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In this article we shall confine our attention exclusively to the moral precepts of the Divine Law.

It is really too much when a staid professor makes such a prescription the ground for a grave charge of inhumanity against the law of Moses .

Polygamy and divorce, though less insisted on by Rationalist critics, in reality constitute a more serious difficulty against the holiness of the Mosaic Law than any of those which have just been mentioned.

The difficulty is one which has engaged the attention of the Fathers and theologians of the Church from the beginning.

This is not the same as to say that the whole of the Old Law was revealed to Moses.

There is abundant evidence in Scripture itself that many portions of the Mosaic legislation existed and were put in practice long before the time of Moses. The religious observance of the seventh day is another, and this indeed, seems to be implied in the very form in which the Third Commandment is worded: " Remember that thou keep holy the sabbath day." If we except the merely positive determinations of time and manner in which religious worship was to be paid to God according to this commandment, and the prohibition of making images to represent God contained in the first commandment, all the precepts of the Decalogue are also precepts of the natural law, which can be gathered by reason from nature herself, and in fact they were known long before Moses wrote them down at the express command of God. Paul — "For when the Gentiles, who have not the law, do by nature those things that are of the law ; these having not the law [of Moses ], are a law to themselves: who shew the work of the law written in their hearts, their conscience bearing witness to them" ( Romans , 15 ).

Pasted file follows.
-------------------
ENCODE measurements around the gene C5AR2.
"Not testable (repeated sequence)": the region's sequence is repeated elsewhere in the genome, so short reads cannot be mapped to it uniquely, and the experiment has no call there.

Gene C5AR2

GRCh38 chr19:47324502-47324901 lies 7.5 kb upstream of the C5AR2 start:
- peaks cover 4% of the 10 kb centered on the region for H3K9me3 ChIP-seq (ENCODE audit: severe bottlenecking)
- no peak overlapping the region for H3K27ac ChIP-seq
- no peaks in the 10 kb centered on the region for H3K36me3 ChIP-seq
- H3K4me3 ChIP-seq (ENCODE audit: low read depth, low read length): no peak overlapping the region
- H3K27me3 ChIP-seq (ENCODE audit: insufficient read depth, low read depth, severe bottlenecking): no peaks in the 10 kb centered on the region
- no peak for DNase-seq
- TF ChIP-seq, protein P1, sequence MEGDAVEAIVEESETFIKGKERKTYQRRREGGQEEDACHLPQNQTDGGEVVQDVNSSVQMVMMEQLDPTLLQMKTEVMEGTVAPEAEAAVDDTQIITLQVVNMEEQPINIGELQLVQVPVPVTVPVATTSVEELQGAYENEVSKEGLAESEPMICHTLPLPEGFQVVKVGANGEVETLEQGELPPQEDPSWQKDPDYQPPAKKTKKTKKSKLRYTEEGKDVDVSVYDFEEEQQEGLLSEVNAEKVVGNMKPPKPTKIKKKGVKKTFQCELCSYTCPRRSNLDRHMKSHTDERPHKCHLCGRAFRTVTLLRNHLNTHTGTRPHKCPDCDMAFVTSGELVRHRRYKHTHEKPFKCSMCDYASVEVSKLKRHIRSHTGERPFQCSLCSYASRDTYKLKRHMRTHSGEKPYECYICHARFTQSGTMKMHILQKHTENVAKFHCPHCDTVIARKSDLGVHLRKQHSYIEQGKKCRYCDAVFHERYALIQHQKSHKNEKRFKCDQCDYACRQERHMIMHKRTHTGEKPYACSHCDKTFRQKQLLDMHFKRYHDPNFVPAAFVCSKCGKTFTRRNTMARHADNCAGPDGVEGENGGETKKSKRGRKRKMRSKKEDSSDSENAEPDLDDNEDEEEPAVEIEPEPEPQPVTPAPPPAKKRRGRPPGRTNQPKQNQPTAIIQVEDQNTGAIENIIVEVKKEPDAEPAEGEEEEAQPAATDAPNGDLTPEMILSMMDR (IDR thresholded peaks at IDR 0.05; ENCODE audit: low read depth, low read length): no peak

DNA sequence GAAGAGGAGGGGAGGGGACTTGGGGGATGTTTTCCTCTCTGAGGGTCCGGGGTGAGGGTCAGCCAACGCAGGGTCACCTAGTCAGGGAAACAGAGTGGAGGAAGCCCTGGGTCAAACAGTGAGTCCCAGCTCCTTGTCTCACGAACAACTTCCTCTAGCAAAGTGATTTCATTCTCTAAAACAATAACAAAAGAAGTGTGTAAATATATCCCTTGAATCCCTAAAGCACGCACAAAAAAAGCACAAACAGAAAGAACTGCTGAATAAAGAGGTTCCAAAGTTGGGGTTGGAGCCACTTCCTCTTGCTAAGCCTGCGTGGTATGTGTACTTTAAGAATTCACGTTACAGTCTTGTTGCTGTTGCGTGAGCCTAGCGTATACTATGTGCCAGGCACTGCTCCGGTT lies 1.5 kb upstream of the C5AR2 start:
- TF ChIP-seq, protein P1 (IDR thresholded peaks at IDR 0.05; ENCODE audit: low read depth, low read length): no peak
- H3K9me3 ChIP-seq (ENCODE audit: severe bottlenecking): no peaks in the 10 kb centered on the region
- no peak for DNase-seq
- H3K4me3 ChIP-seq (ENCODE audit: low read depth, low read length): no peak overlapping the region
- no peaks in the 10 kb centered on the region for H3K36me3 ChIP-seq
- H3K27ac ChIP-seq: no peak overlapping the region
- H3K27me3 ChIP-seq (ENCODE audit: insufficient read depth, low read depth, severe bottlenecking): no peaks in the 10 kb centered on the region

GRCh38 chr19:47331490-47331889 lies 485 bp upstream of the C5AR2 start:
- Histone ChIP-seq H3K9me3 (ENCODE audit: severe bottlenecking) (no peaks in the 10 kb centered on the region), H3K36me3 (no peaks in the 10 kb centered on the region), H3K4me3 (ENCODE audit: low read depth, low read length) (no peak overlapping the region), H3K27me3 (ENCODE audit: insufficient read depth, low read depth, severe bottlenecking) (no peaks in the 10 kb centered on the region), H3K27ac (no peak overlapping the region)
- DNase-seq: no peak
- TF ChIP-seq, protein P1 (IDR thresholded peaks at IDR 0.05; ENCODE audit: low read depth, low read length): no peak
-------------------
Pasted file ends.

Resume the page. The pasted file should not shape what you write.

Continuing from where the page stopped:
The Old and the New Testament, Christ and His Apostles, Jewish as well as Christian tradition, agree in asserting that Moses wrote down the Law at the direct inspiration of God.

God Himself, then, is the lawgiver, Moses merely acted as the intermediary between God and His people; he merely promulgated the Law which he had been inspired to write down.

Although the substance of the Decalogue is thus both of natural and Divine law, yet its express promulgation by Moses at the command of God was not without its advantages.